A glimpse into the private world of an unabashedly gay artist and his eclectic taste for both high art and camp.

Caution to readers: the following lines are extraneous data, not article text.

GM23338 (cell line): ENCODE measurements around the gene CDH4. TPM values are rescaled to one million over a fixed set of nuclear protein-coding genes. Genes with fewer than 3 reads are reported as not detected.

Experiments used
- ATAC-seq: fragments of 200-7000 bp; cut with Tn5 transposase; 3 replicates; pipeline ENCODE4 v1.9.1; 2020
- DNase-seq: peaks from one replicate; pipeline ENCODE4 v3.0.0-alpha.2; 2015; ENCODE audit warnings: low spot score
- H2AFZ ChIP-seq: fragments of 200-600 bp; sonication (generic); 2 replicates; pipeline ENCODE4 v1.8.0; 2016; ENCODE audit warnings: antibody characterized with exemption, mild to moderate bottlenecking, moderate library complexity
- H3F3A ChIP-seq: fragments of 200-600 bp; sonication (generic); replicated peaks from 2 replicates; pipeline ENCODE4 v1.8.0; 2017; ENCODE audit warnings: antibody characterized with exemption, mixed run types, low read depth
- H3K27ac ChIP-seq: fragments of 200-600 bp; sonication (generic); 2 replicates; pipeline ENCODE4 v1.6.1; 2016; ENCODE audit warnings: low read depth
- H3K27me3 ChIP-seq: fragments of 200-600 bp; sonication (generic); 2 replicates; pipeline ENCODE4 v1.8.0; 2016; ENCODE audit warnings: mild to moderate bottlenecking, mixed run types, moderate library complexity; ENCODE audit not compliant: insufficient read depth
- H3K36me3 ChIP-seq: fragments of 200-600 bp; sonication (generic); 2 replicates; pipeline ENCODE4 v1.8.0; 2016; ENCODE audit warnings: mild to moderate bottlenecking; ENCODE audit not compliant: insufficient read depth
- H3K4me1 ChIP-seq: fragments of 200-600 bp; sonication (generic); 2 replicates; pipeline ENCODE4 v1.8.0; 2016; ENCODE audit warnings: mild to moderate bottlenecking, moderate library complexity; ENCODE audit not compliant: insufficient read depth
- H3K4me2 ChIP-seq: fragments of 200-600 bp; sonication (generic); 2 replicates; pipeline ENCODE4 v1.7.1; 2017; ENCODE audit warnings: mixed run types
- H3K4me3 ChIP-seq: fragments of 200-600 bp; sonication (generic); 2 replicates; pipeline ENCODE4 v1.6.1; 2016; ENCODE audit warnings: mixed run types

Tucked behind a monumental hedge on a street of LA’s Echo Park is one of the gay world’s most idiosyncratic and authentic historical sites. Known officially as Tom House, 1421 Laveta Terrace was where Tom of Finland (Touko Laaksonen, 1920–1991) lived and worked during the last decade of his life. It is an extraordinary place—equal parts frat house, haven, archive, utopian collective, community center, and den of iniquity. Still occupied by the men who resided there with Tom and dedicated themselves to preserving his legacy, the house serves as a living tribute to the artist’s astonishing oeuvre and his radical vision of unapologetic homoerotic sexuality. Today, the gabled Craftsman abode serves as the headquarters of the Tom of Finland Foundation, which exists as a shelter for runaway LGBTQ youth, a gallery for outsider art, and a vast repository artwork, correspondence, historical documents, and ephemera. All of this and more are captured in Michael Reynolds’ expansive new book TOM HOUSE: TOM OF FINLAND IN LOS ANGELES, which also contains a lively essay by Architectural Digest’s west coast editor Mayer Rus, offering an immersive glimpse into the private world of an unabashedly gay artist and his eclectic taste for both high art and camp.
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